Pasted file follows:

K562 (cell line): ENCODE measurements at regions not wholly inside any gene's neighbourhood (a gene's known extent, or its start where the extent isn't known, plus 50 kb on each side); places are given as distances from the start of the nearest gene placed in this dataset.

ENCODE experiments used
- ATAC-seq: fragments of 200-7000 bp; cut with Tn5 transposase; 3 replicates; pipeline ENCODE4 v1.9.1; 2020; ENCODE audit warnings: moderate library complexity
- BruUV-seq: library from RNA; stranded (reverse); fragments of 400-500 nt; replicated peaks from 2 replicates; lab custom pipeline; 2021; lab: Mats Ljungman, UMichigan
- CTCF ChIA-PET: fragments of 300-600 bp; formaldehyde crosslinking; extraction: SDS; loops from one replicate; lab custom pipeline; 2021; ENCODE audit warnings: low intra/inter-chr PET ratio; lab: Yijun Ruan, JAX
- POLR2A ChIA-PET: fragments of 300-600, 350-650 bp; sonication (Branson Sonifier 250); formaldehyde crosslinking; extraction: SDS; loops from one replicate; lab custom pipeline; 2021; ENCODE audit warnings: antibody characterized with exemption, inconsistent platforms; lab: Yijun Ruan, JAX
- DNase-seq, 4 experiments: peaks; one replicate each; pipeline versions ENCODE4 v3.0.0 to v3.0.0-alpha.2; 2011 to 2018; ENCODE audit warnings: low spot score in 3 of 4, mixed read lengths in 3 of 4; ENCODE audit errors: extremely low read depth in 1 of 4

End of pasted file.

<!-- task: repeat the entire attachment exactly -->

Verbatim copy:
K562 (cell line): ENCODE measurements at regions not wholly inside any gene's neighbourhood (a gene's known extent, or its start where the extent isn't known, plus 50 kb on each side); places are given as distances from the start of the nearest gene placed in this dataset.

ENCODE experiments used
- ATAC-seq: fragments of 200-7000 bp; cut with Tn5 transposase; 3 replicates; pipeline ENCODE4 v1.9.1; 2020; ENCODE audit warnings: moderate library complexity
- BruUV-seq: library from RNA; stranded (reverse); fragments of 400-500 nt; replicated peaks from 2 replicates; lab custom pipeline; 2021; lab: Mats Ljungman, UMichigan
- CTCF ChIA-PET: fragments of 300-600 bp; formaldehyde crosslinking; extraction: SDS; loops from one replicate; lab custom pipeline; 2021; ENCODE audit warnings: low intra/inter-chr PET ratio; lab: Yijun Ruan, JAX
- POLR2A ChIA-PET: fragments of 300-600, 350-650 bp; sonication (Branson Sonifier 250); formaldehyde crosslinking; extraction: SDS; loops from one replicate; lab custom pipeline; 2021; ENCODE audit warnings: antibody characterized with exemption, inconsistent platforms; lab: Yijun Ruan, JAX
- DNase-seq, 4 experiments: peaks; one replicate each; pipeline versions ENCODE4 v3.0.0 to v3.0.0-alpha.2; 2011 to 2018; ENCODE audit warnings: low spot score in 3 of 4, mixed read lengths in 3 of 4; ENCODE audit errors: extremely low read depth in 1 of 4